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That Free Food You Got for Voting Is Illegal

But there's an easy fix.
Photograph via iStock.

Sporting an “I Voted” sticker after casting your ballot today? Go into a Krispy Kreme location today wearing an sticker and you’ll get a free doughnut. Sit down for lunch at Bayou Bakery and get 15 percent off your check. Eat dinner at Compass Rose and get a complimentary khachpuri for the table.

There are few things more American than encouraging people to vote, and it’s especially encouraging to see local and national businesses urging their customers to participate in democracy. But sometimes—as corporate interests sometimes do in politics—their gestures go so far as to potentially violate federal election laws by offering Election Day specials on the condition that people provide proof of voting in the form of an “I Voted” sticker that some people receive upon leaving their polling places.

And as in past elections, a bunch of DC restaurants and big chains are unlawfully offering free food and drinks to people who show up with stickers. No matter how highly one values the act of voting, compensating people for casting a ballot or receiving any kind of reward for voting is a violation of US Code 18, Section 597.

Krispy Kreme, Bayou Bakery, and Compass Rose are just a few examples of many restaurants and shops that offered incentives to voters today without checking if it was legal. While these kinds of offers are on a level not nearly as nefarious as, say, an actual scheme to buy votes with cash, they are outlawed because the rewards have cash value.

Rick Hasen, a law professor at the University of California, Irvine, has crusaded against these kinds of deals since at least 2008, when he caught Ben & Jerry’s planning to give out free scoops to anyone who showed up with an “I Voted” sticker in that year’s presidential election. He continued issuing his warnings in 2012, and tells Washingtonian in an email that nothing in the law has changed in the four years since.

But Hasen has also written that there’s a simple fix to these illegal deals: make them available to everyone, regardless of whether or not they’ve got a sticker from their polling place. It’s fair to people who might not have received a sticker, people who may have voted early and already used their “I Voted Early” sticker, and people who didn’t vote at all. In 2008, the Ben & Jerry’s special simply became a free-scoop day for all walk-ins.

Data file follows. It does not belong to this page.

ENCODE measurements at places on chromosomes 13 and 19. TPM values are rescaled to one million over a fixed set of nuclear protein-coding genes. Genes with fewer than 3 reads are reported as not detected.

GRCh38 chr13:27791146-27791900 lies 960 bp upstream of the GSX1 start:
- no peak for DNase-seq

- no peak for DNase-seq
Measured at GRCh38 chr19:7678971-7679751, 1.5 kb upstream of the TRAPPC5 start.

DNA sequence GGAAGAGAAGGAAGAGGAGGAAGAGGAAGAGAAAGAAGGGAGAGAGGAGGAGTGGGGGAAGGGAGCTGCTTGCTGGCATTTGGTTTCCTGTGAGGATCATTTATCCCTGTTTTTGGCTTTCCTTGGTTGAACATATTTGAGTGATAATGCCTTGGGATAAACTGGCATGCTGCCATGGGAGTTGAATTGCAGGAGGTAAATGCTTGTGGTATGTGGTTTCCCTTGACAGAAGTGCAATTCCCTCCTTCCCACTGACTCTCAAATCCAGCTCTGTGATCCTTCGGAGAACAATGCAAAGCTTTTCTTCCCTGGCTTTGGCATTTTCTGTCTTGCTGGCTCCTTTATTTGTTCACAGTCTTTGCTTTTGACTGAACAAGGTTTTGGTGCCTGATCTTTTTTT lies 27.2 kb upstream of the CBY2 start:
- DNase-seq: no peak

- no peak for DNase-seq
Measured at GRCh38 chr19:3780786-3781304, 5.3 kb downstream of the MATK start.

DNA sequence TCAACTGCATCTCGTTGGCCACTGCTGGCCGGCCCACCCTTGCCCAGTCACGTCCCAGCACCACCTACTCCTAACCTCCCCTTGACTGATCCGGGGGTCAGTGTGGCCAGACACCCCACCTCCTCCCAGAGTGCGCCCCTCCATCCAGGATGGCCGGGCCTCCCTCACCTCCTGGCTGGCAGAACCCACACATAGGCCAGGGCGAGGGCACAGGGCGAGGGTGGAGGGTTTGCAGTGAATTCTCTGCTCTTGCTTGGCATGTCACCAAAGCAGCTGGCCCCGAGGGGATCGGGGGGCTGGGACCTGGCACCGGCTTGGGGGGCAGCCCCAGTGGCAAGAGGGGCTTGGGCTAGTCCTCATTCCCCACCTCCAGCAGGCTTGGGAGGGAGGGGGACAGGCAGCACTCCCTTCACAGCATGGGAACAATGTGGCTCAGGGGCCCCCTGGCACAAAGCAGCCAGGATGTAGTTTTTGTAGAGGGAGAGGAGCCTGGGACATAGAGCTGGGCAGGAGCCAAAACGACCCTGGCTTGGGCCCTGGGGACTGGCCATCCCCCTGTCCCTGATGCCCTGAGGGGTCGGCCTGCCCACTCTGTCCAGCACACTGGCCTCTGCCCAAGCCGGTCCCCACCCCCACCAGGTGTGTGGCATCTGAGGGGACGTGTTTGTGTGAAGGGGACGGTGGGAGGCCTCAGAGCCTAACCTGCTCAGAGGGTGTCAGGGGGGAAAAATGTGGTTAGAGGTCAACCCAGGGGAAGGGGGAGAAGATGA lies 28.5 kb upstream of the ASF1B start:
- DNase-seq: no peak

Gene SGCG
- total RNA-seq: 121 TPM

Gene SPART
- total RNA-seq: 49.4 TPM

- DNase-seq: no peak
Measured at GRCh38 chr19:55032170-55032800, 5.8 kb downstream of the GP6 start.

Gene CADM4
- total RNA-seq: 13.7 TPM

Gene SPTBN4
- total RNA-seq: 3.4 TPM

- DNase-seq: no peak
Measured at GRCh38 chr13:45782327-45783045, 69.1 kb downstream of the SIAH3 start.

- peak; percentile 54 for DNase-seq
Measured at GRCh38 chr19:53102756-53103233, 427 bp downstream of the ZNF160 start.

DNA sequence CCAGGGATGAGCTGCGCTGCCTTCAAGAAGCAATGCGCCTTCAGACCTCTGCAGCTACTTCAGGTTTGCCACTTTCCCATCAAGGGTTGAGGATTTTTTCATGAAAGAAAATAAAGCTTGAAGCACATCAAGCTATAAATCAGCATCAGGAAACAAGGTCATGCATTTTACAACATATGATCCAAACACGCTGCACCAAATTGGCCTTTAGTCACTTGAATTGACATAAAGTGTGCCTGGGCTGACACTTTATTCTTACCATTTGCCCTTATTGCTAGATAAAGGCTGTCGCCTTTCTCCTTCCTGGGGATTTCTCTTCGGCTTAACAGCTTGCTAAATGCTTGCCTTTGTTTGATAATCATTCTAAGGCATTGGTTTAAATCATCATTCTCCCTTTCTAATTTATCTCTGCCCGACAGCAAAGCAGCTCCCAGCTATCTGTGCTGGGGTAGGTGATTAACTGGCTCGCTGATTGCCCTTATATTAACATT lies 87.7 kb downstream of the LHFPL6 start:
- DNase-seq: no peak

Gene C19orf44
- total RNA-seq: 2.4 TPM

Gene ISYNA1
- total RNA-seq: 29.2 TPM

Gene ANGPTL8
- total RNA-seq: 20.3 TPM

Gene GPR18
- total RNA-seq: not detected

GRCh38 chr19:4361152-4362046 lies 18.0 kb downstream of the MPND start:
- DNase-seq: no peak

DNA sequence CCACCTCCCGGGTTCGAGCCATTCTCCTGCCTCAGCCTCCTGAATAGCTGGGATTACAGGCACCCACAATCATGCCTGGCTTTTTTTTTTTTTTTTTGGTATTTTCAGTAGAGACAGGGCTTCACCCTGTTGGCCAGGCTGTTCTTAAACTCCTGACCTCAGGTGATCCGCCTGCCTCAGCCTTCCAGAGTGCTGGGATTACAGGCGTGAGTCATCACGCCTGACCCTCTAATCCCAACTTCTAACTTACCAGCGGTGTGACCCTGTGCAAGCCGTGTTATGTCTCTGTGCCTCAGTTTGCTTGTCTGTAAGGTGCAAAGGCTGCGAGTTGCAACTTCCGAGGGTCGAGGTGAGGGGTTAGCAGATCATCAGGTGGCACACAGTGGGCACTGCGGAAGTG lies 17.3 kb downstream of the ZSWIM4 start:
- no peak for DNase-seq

Compass Rose will follow a similar course tonight, Rose Previte, the 14th St., Northwest, spot’s owner says after being informed about the illegality of giving khachpuri only to people sporting a sticker.

“Tonight when staff come in I was pretty much going to tell everybody we’re not going to argue about this,” Previte says. “If someone comes in and says they voted or they didn’t or they heard there’s free khachpuri, they’re gonna get it for free.”

Other establishments set up Election Day specials apparently aware of the law. California Tortilla is offering free chips and queso to any customers who walk in and say “I’m with queso” or “Make queso great again;” and Shake Shack is offering free servings of custard to anyone who mentions the giveaway at the register.

There are still some scofflaws who could get back on the right side of the law by opening their specials to everyone, like Duke’s Grocery in Dupont Circle and Duke’s Counter in Woodley Park, which are reportedly offering $1 drink specials only to customers with “I Voted” or “I Voted Early Stickers”; or Sugar Shack Donuts locations in Arlington and Alexandria, which will give a doughnut to anyone with a sticker.

So it’s not too late to correct these violations. Election law can be obscure. Previte, who holds a master’s in public policy, was unaware her initial offer was technically taboo. “I’m a little mad at myself for not knowing this one,” she says.

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Staff Writer

Benjamin Freed joined Washingtonian in August 2013 and covers politics, business, and media. He was previously the editor of DCist and has also written for Washington City Paper, the New York Times, the New Republic, Slate, and BuzzFeed. He lives in Adams Morgan.